Sunday, March 15, 2009

...Each of these three organizations seeks to eliminate physical suffering by using words...

Atrocity and Interrogation
by James Dawes
To enter the headquarters for the United Nations High Commissioner for Refugees in Turkey, you must pass through barbed wire gates and a security checkpoint. If you are applying for asylum (because, for example, you have escaped Iraq after being raped and tortured or because you will be executed if forced to return to Iran), you will be escorted through these gates and then taken downstairs into the holding chambers of the basement. There you will be required to answer a series of questions to determine whether you meet the specific conditions for refugee status under international law. If your answers do not suffice, you will be deported back to your country of origin. The interview rooms are small with poor ventilation. Larry Bottinick, eligibility officer for the UNHCR, explains that they will be moving to a new building soon. "Whenever you ask an Iraqi to describe the conditions of their detention," he says of refugees from Saddam Hussein's Iraq, "they answer: `It was like this room.'"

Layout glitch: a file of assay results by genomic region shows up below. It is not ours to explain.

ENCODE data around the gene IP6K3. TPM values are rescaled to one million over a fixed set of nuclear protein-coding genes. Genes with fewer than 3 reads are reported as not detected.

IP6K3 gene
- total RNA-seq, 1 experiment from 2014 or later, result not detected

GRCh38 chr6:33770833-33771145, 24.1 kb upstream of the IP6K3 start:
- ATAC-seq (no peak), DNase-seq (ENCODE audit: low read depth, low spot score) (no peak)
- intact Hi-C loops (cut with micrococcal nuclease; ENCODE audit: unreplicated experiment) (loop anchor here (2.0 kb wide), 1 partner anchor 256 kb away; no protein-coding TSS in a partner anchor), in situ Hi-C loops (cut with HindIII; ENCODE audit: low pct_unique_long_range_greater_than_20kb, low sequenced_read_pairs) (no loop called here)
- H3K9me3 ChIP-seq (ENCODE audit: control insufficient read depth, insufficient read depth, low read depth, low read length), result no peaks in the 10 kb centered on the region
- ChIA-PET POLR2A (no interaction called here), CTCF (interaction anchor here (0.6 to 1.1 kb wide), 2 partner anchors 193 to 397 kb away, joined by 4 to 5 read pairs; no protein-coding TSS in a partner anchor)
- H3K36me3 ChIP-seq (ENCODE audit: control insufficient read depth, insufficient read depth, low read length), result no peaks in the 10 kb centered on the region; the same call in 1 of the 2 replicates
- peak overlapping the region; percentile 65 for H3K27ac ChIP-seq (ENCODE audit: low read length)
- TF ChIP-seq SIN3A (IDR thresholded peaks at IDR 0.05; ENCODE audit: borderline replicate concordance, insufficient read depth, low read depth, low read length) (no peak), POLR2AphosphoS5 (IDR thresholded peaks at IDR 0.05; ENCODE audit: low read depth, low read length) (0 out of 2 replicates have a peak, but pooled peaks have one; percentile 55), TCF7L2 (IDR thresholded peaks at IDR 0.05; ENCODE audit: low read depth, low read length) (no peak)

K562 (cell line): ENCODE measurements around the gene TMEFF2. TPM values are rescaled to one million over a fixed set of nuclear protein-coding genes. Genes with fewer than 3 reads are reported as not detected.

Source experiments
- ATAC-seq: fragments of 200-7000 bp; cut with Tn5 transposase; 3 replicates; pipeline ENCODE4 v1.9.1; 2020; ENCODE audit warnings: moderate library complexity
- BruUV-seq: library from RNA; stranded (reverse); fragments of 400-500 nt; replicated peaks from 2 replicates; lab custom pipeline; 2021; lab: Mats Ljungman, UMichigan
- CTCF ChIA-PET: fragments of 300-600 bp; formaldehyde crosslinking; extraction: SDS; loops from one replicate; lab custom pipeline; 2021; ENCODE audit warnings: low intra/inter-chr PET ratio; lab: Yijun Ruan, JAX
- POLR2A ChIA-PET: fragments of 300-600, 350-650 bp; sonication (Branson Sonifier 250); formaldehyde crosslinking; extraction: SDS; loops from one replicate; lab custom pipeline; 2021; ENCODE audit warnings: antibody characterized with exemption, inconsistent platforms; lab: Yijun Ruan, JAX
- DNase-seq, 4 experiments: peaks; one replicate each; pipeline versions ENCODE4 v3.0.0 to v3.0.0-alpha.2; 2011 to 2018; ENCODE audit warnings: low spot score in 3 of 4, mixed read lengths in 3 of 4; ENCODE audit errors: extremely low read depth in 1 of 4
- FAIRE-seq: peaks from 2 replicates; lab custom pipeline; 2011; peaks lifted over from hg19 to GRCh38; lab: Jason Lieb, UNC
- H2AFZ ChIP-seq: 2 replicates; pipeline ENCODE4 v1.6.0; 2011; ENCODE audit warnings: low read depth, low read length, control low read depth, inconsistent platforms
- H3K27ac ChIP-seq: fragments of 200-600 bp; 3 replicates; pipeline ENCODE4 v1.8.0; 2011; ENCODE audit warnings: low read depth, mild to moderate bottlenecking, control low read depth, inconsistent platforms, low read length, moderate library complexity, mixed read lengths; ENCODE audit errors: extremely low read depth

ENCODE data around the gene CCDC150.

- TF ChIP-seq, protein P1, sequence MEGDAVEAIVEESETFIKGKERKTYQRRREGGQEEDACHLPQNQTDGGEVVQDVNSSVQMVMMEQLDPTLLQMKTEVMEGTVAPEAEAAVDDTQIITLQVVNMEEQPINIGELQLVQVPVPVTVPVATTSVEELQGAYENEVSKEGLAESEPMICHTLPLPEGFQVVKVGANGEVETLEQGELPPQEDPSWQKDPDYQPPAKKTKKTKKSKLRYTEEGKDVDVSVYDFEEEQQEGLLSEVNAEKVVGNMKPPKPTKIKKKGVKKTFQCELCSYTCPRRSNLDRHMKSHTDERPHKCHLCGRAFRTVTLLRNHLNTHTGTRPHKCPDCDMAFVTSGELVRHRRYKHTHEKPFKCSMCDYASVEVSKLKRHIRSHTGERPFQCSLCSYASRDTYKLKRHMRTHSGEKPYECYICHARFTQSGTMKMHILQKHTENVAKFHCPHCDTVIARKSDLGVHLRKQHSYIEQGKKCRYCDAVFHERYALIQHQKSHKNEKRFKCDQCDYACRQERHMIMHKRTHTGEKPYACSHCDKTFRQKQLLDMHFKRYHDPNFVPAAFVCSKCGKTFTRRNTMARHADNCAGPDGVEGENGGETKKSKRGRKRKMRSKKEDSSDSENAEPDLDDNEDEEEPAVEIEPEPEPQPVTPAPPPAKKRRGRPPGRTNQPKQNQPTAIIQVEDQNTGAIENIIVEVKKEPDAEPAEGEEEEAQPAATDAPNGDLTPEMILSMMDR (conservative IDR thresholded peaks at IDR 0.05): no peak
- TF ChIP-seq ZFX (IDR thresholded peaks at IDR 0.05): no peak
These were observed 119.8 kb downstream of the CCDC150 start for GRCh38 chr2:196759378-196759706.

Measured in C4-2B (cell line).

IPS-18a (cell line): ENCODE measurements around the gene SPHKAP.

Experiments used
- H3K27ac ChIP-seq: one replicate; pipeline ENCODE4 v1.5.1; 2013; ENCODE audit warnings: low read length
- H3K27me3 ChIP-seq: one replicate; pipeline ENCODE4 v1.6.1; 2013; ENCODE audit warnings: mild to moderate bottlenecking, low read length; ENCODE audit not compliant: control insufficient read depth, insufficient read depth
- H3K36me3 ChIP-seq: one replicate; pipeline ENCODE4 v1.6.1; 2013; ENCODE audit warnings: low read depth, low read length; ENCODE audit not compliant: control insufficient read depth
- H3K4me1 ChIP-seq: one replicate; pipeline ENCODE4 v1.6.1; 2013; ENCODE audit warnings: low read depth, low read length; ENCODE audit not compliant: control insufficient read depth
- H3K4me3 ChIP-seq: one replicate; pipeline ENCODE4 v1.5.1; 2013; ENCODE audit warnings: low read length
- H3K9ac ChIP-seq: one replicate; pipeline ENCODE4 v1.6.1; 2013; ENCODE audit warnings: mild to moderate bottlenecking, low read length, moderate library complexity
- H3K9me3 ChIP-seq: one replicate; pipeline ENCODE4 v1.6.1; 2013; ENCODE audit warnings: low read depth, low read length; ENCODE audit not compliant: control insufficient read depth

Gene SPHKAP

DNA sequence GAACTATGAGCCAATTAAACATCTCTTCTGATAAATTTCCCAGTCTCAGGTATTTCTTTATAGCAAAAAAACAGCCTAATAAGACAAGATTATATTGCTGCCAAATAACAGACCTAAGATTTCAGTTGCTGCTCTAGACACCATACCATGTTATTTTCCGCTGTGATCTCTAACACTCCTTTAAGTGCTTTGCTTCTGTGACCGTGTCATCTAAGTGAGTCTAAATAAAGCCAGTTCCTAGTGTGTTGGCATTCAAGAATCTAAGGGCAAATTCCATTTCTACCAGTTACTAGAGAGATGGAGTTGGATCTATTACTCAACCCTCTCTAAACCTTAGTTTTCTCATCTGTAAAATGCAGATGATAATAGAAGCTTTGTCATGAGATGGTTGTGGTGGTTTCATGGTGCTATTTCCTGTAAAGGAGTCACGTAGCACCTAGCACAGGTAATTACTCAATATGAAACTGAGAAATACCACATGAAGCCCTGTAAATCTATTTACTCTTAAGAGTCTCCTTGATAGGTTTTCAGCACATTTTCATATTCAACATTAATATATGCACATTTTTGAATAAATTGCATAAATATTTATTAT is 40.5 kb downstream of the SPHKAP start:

But this article is not about what it feels like to be interrogated. It is about what it feels like to interrogate someone. I visited the UNHCR in Turkey as part of a larger research project on organizations that intervene in humanitarian crises by using language instead of food, medicine, or weapons, organizations whose most important act is, finally, not delivering supplies but asking questions. Through a series of formal and informal interviews I documented the organizational dynamics and communicative practices of some of the world's most recognizable humanitarian inquisitors: the UNHCR, the International Committee of the Red Cross (ICRC), and the Human Rights Association (HRA). I focused in particular on the everyday practices of activists in the field, hoping to better understand not only how we can use language to alter the operations of violence but also to see how, by using language in such ways, we might be altered.